The AAA modified its “Code of Ethics for Arbitrators in Commercial Disputes”, which used to allow partial party appointed arbitrators, in 1997 to compulsorily having impartial party arbitrators, even disallowing intra-panel communication for specific reasons. On the other end, IBA’s “Rule of Ethics for International Arbitrators” lays down independence and impartiality should be all pervasive in Arbitration, including party appointed Arbitrators. The Supreme Court, by endorsing IBA in Voestalpine, has tended towards this all pervasive approach. The same approach is followed by ICC, CEPANI and the Paris Bar, thus, making the Indian approach truly internationally standardized.
Reasonable man test
The Law Commission of India’s 246th Report adopted the reasonable man test to asses “justifiable doubt”, as given in Art. 12(1) of UNCITRAL’s Model Law, which was implemented in the 2015 amendment and now accepted in Voestalpine; the same as other countries such as Germany, Belgium and France (“reasonable doubt”). Thus, the justifiability of doubt from a reasonable man’s perspective as adopted by the SC is a global standard for impartiality.
The Trend up to Voestalpine and Beyond
Amendment of Section 12 and addition of Schedules V and VII were breakthrough changes. Earlier the basis of bias under S. 12 mostly lay in the reasonable apprehension of bias against the arbitrator depending upon the subjective circumstances of the case. In Kumaon Mandal Vikas Nigam Ltd. v. Girja Shankar Pant, the Apex Court held that bias should be determined on the particular facts and circumstances of each case. The standard of proof to prove bias was based on availability of cogent evidence. The standard was a rather subjective element of ‘actual bias’, which stood for any vested interest the arbitrator might have in the case, as held in Indian Oil Corpn. Ltd. v. Raja Transport (P) Ltd. By way of the amendment, and now Voestalpine, now there is an objective standard to meet – circumstances under which a person shall automatically be disqualified to be an arbitrator (Schedule VII) and which give justifiable reasons for bias (Schedule V). Once this hurdle is crossed, other subjective elements come into play. By this a huge push has been given to procedural fairness and this shall persist in the future.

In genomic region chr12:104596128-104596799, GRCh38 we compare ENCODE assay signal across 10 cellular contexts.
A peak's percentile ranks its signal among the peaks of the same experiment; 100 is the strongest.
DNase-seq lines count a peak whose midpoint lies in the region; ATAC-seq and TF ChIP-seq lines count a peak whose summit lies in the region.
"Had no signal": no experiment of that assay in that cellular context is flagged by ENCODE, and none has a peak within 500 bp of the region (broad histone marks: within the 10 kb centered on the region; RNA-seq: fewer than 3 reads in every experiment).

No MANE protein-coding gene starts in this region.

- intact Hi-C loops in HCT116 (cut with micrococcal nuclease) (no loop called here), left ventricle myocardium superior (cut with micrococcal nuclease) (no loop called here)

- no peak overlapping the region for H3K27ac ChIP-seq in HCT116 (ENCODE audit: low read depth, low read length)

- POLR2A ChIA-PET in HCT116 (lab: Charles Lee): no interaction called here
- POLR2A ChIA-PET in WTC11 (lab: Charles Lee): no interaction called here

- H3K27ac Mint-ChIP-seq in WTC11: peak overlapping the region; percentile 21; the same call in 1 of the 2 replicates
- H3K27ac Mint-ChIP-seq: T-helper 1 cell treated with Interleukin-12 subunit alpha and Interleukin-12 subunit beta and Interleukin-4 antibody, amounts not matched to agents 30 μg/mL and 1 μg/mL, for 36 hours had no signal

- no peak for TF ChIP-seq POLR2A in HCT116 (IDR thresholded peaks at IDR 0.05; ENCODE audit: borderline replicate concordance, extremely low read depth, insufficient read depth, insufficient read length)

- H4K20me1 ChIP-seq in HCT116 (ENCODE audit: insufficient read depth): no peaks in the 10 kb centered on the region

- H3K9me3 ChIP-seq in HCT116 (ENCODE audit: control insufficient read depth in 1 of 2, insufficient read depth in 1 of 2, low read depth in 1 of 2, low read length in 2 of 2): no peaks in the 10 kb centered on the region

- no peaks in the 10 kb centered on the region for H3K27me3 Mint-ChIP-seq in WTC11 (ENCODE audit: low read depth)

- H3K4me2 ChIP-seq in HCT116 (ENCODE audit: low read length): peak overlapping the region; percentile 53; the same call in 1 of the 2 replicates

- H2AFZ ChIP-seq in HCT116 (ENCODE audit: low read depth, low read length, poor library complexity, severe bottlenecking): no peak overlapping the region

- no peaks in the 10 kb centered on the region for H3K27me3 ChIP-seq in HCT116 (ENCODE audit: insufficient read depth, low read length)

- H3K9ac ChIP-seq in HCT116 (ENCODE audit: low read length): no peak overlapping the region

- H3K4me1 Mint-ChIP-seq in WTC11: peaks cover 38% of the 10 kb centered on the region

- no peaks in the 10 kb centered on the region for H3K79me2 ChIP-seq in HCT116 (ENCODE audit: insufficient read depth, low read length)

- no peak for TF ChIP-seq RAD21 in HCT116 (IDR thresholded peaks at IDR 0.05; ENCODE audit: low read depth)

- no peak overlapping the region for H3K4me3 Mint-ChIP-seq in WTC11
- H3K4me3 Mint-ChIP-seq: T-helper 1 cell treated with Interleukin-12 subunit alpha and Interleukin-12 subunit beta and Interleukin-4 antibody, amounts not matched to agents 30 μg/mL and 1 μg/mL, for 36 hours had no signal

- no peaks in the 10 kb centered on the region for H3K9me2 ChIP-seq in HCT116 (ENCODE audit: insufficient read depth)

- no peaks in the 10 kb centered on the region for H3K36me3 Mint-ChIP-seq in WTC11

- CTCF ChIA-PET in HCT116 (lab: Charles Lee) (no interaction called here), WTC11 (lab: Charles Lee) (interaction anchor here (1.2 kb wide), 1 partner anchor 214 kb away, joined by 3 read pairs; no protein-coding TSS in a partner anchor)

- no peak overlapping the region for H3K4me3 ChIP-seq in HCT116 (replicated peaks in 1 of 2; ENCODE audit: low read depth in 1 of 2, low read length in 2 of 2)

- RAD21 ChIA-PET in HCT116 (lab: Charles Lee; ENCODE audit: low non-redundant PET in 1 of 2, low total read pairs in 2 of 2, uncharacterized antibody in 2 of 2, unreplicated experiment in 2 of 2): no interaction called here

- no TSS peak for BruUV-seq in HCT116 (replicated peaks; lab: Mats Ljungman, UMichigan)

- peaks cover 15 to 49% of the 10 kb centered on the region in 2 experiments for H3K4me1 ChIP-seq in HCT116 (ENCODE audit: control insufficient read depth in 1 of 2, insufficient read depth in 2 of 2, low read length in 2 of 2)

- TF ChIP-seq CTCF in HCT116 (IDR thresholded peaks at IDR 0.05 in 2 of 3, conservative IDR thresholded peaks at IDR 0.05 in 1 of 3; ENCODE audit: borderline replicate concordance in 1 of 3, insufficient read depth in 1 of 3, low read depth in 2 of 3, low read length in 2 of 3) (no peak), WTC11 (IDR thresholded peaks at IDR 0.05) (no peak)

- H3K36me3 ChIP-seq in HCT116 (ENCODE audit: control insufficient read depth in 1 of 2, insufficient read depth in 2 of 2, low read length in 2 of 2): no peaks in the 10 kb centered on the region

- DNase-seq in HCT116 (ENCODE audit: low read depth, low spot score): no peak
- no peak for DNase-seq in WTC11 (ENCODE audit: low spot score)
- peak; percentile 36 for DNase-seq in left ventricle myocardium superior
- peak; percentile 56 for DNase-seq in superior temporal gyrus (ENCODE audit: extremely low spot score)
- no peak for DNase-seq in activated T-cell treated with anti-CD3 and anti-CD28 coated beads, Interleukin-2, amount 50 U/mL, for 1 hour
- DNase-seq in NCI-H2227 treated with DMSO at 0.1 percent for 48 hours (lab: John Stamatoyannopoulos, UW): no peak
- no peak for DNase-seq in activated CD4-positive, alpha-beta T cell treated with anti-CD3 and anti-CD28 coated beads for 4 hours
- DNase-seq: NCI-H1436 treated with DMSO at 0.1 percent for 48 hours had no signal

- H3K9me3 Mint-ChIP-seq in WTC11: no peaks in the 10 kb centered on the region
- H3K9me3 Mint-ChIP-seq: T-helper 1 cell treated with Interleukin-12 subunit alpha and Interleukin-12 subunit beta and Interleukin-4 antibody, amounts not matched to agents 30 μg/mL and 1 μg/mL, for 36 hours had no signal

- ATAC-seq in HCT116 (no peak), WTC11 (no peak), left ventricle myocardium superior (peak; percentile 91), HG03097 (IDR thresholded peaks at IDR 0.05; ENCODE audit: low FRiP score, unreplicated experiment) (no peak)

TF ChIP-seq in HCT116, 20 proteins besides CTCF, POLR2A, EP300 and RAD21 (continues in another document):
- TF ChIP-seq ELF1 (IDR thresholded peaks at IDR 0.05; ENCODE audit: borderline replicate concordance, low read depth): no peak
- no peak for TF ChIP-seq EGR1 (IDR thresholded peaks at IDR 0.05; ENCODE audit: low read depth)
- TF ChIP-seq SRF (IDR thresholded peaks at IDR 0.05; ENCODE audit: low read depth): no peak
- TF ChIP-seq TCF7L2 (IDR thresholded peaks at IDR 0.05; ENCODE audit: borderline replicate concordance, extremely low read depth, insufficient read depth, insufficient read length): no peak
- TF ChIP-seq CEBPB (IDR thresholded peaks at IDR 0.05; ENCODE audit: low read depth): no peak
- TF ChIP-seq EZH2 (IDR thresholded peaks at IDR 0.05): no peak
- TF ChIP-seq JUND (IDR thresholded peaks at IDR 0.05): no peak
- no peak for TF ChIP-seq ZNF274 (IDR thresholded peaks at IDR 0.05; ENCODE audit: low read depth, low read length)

Post the 2015 Amendment, in the case of Era Infra Engineering Ltd. Vs. Aravali Power Company Pvt. Ltd., the Delhi High Court, relying on the amendment, held that even if the arbitrator might be impartial in actual conduct, the lack of choice given to the other party in appointing an arbitrator does not convey the message of neutrality and impartiality. In this case the respondent had dictated terms in the agreement that if an arbitrator of its choice is not appointed then it would not go for arbitration at all. Similarly, in the case of Offshore Infrastructure Limited v. B.H.E.L. & Ors., the Madras High Court held that the amendment’s intention to set the threshold at ‘justifiable doubts’ must be paid heed to, instead of the possibility of an actual bias occurring. Though these were two prominent High Court cases on impartiality, the final stamp of judicial authority on this was put by the SC in Voestalpine case.
With procedural fairness being given such importance in Indian arbitration, it shall be interesting to see the questions and clarifications which might arise regarding this in the upcoming cases and how they will make India a more internationally standardized and conducive place to arbitrate.